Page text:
Early Dante Collecting

There is no record that Zahm began collecting works by and about Dante before he was sent to Rome in 1896 to serve as Procurator General for the Congregation of Holy Cross. Yet not long after his arrival he began scouring the local bookstalls for copies of the Florentine poet's magnum opus, the Divine Comedy. His interest in Dante had been inspired by the widespread American revival which had flourished since the sixth centenary of the poet's birth in 1865. Still, nothing could have prepared him for the ease with which he could obtain valuable imprints for relatively little cost. Zahm's penchant for collecting and his shrewd bargaining instincts found in Italy the ideal arena.

Zahm's reputation as book hound was notorious (Photo of Zahm among his books). In an article published by the Notre Dame Scholastic in 1946, author Jim Larrick related the following anecdote:
Father Zahm had asked permission of his superiors to buy some volumes on Dante which he had found during his travels through Italy. The permission was granted and soon rare books and bills began arriving in what seemed an unending stream. Frantically his superiors cabled Father Zahm to stop purchasing what at the time was construed to be a luxury; he was running the infant university into the red. Strangely, their cables never seemed to reach him, for they always arrived at the place where he had just been.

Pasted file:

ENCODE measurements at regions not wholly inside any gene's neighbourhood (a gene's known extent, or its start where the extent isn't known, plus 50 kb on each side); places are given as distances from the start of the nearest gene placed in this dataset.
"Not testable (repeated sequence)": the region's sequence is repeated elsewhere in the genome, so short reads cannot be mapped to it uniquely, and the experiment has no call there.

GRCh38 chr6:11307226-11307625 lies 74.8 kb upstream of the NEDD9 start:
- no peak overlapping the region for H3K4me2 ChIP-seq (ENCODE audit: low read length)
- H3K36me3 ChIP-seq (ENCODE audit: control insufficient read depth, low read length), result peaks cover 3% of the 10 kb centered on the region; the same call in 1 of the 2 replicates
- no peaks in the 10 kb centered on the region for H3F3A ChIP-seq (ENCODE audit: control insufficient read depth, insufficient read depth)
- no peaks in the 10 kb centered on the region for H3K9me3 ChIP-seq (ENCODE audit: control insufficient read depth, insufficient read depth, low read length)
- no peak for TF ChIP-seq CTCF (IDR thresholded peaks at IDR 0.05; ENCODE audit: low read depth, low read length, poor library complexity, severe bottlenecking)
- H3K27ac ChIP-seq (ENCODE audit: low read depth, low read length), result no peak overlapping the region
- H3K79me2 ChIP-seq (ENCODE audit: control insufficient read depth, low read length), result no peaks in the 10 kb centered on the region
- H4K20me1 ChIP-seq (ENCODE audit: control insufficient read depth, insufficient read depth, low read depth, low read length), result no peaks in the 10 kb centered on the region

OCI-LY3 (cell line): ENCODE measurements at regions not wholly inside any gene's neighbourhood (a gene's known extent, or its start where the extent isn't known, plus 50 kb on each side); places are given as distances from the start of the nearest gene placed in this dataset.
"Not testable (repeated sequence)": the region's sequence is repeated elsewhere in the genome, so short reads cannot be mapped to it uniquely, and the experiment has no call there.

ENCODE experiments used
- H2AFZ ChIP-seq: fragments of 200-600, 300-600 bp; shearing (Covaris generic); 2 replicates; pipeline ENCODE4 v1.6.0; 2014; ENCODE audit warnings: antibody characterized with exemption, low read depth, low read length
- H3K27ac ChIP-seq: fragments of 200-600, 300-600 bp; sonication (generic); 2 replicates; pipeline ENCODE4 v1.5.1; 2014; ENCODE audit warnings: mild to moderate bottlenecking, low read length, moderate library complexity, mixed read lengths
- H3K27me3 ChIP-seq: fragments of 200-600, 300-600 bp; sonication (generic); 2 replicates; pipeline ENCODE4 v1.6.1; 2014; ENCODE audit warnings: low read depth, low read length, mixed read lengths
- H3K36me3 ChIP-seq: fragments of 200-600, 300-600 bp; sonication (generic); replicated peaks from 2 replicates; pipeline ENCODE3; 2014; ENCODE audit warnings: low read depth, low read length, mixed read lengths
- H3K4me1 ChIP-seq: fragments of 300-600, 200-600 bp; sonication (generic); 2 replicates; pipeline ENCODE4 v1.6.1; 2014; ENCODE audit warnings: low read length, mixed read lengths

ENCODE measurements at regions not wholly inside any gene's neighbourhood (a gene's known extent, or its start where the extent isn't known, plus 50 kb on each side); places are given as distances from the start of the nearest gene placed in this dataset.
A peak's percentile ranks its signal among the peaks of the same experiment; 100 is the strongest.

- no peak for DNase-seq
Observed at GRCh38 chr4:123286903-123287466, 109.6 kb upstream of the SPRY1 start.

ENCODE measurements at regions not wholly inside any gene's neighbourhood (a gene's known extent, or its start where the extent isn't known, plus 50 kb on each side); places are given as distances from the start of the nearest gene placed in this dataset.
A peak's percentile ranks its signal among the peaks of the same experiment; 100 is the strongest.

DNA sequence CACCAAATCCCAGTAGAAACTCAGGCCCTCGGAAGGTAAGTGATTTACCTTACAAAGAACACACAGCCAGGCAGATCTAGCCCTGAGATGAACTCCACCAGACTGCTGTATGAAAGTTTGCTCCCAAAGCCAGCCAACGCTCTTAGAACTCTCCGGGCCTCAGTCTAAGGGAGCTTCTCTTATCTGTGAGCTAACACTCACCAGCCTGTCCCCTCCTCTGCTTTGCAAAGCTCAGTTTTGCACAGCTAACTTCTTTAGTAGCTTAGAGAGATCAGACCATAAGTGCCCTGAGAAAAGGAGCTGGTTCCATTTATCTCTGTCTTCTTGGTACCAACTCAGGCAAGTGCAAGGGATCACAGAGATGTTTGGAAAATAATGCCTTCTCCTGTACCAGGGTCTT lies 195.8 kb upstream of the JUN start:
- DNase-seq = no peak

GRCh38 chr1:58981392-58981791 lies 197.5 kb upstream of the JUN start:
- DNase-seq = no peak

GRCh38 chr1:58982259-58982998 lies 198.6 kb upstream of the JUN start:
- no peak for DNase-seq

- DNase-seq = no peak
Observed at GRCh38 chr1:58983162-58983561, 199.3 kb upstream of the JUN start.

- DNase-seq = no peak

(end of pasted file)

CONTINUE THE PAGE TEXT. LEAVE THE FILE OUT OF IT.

Although there is no evidence to support the tale, it captures well the zeal which those who knew Zahm invariably attributed to him. Even after his return from Italy, antiquarian booksellers in Rome and Florence remembered him as an avid Dantophile and periodically sent him lists of their offerings (Booksellers' receipts: A, B1, B2).

In addition to books, Zahm started purchasing sculptures from Giovanni Parsanti in Pisa, statues of Dante and Beatrice from Maison de Cluny C. Brunier in Florence, paintings from C. & A. Schwicker in Florence, and items from Moscardi, a Florentine bronze and metalworker. In one letter to his friend in Rome, Msgr. Denis O'Connell, Zahm remarked, "I am getting so interested in Dante, that I believe, if I were free, I should write a book on him, and another--small one--on Beatrice."